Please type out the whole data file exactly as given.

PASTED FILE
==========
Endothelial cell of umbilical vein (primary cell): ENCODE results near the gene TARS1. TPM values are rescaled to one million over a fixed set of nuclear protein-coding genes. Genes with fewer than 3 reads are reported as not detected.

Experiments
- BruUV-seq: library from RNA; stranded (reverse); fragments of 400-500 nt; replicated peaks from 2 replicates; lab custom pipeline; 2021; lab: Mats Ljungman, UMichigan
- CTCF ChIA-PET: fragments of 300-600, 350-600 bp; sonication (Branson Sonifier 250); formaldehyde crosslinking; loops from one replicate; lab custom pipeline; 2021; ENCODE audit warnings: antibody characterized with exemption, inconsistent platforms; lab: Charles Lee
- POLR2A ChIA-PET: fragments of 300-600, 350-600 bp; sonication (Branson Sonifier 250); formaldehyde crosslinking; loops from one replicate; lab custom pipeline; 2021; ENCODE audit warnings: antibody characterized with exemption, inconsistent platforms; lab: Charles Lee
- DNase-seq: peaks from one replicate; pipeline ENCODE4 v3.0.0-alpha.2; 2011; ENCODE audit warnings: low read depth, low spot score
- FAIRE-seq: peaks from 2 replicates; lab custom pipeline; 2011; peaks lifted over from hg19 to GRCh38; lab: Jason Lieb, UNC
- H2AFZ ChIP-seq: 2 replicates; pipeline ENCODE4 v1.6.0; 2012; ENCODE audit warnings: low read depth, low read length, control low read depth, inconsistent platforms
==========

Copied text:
Endothelial cell of umbilical vein (primary cell): ENCODE results near the gene TARS1. TPM values are rescaled to one million over a fixed set of nuclear protein-coding genes. Genes with fewer than 3 reads are reported as not detected.

Experiments
- BruUV-seq: library from RNA; stranded (reverse); fragments of 400-500 nt; replicated peaks from 2 replicates; lab custom pipeline; 2021; lab: Mats Ljungman, UMichigan
- CTCF ChIA-PET: fragments of 300-600, 350-600 bp; sonication (Branson Sonifier 250); formaldehyde crosslinking; loops from one replicate; lab custom pipeline; 2021; ENCODE audit warnings: antibody characterized with exemption, inconsistent platforms; lab: Charles Lee
- POLR2A ChIA-PET: fragments of 300-600, 350-600 bp; sonication (Branson Sonifier 250); formaldehyde crosslinking; loops from one replicate; lab custom pipeline; 2021; ENCODE audit warnings: antibody characterized with exemption, inconsistent platforms; lab: Charles Lee
- DNase-seq: peaks from one replicate; pipeline ENCODE4 v3.0.0-alpha.2; 2011; ENCODE audit warnings: low read depth, low spot score
- FAIRE-seq: peaks from 2 replicates; lab custom pipeline; 2011; peaks lifted over from hg19 to GRCh38; lab: Jason Lieb, UNC
- H2AFZ ChIP-seq: 2 replicates; pipeline ENCODE4 v1.6.0; 2012; ENCODE audit warnings: low read depth, low read length, control low read depth, inconsistent platforms